We studied the ontogenesis of the transmembrane action potential and the ultrastructure of fetal canine Purkinje fibers. Fetal hearts were obtained from fetuses just after implantation to end gestation. Using standard microelectrode recording techniques, we found that action potential characteristics varied linearly over this period of development. Maximum diastolic potential (MDP) ranged from -65 to -85 mV; action potential amplitude (AMP) varied from 100 to 120 mV; maximum upstroke velocity (Vmax) increased from 200 to 550 V/s. Action potential duration measured to 50% repolarization (APD50) increased from 15 to 156 ms while duration measured at full repolarization (APD100) similarly increased from 75 to 236 ms. The relationship between external potassium concentration and membrane potential was equivalent across all stages of fetal development. Tetrodotoxin (TTX, 7.7 X 10(-7) to 1.6 X 10(-5) M) caused concentration-dependent decreases in AMP, Vmax, and APD50. Verapamil (1 X 10(-7) to 1 X 10(-5) M) decreased Vmax and APD50 in a concentration-dependent manner. The effects of both TTX and verapamil were statistically equivalent across all stages of fetal development. Ultrastructural studies of fetal Purkinje fibers showed that myocytes at the earliest stages of development (Purkinje fibers were not visually distinct at this time) were arranged as a tightly packed mosaic with a rounded shape, with a large amount of glycogen, small sparse mitochondria, and relatively large nuclei. Mitotic cells were observed frequently. Purkinje fibers when first identified grossly had fewer myofilaments than working myocardial cells and sarcomeres without M lines. By late gestation, intercalated disks appeared with an increase in surface areas; desmosomes occurred more frequently. Myofilaments are organized around Z bands into rudimentary sarcomeres that still lack M lines. These data indicate that, although the fetal canine Purkinje fiber undergoes marked developmental changes in ultrastructure, cellular electrophysiological changes are more subtle. The action potential has a qualitative appearance similar to those of the neonatal or adult fiber. At no time during fetal development could we find slow-response action potentials.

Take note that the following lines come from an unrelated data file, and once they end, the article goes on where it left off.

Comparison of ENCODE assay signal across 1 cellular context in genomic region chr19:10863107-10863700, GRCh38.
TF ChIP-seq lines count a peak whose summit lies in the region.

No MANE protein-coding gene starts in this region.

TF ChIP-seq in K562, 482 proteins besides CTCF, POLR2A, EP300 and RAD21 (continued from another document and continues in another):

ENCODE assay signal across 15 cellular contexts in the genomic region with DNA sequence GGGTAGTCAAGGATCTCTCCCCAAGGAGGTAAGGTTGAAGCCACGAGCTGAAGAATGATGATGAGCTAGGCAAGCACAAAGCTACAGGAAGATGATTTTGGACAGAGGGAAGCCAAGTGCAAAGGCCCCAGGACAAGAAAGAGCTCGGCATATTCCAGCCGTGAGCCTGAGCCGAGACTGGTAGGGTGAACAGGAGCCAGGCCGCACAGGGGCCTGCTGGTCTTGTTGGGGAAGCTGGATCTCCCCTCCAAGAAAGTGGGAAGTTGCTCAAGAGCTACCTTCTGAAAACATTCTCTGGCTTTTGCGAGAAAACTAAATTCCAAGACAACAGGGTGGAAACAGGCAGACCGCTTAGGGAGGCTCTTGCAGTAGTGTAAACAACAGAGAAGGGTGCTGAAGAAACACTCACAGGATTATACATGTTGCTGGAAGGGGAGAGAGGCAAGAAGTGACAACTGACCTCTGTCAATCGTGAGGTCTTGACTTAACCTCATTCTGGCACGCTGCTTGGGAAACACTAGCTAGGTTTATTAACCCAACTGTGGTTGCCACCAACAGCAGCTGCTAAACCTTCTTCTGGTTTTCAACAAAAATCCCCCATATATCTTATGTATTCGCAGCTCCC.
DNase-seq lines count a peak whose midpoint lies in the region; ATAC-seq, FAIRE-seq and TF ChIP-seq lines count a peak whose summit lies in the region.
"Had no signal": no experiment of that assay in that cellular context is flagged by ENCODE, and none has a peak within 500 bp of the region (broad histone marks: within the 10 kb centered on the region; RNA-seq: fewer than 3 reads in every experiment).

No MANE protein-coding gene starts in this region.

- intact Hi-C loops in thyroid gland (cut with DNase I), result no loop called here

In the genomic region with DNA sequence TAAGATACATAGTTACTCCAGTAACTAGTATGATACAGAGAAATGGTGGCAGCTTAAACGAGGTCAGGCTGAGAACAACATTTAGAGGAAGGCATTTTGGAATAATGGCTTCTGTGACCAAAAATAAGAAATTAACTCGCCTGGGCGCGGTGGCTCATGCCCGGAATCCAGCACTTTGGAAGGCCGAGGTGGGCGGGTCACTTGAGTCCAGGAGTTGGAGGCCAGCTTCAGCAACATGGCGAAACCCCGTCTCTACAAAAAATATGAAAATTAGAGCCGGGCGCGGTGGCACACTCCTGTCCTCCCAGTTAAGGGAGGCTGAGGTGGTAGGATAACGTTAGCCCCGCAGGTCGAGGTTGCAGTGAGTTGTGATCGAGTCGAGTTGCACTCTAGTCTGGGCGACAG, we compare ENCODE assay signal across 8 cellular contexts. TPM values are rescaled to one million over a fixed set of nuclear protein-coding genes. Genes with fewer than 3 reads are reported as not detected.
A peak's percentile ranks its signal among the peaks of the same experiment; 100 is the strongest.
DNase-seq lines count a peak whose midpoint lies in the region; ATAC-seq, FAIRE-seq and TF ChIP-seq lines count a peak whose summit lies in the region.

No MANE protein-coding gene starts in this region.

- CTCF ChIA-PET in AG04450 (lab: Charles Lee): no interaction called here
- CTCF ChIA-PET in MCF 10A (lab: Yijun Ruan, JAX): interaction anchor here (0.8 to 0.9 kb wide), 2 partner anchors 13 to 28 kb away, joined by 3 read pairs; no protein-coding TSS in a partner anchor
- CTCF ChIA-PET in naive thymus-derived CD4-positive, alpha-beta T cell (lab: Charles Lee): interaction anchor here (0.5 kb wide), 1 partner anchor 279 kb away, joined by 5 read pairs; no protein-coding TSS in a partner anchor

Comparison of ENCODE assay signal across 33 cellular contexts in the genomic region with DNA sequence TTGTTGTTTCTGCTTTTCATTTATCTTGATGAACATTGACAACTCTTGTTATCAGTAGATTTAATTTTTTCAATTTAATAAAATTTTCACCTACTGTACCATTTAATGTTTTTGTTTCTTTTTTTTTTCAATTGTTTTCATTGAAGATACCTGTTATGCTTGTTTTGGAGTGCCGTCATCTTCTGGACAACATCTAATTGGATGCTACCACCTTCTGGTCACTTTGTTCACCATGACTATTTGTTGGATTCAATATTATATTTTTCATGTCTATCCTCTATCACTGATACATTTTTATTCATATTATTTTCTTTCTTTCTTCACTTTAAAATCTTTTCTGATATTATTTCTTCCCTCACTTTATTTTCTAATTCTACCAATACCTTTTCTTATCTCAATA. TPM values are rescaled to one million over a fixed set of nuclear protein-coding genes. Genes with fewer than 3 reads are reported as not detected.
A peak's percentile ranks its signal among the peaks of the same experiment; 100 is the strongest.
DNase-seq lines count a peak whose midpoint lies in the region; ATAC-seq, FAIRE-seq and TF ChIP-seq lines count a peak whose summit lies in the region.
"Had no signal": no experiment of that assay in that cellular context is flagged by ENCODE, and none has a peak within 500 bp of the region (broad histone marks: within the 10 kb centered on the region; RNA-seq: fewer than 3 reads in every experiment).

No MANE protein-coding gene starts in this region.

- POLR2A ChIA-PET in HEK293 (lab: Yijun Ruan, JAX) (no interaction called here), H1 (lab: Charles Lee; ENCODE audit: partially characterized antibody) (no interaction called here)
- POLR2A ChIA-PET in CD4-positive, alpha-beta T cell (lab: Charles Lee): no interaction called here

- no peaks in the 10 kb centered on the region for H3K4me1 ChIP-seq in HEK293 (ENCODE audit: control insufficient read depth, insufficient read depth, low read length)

|Original language||English (US)|
|Journal||The American journal of physiology|
|Issue number||2 Pt 2|
|State||Published - Feb 1984|
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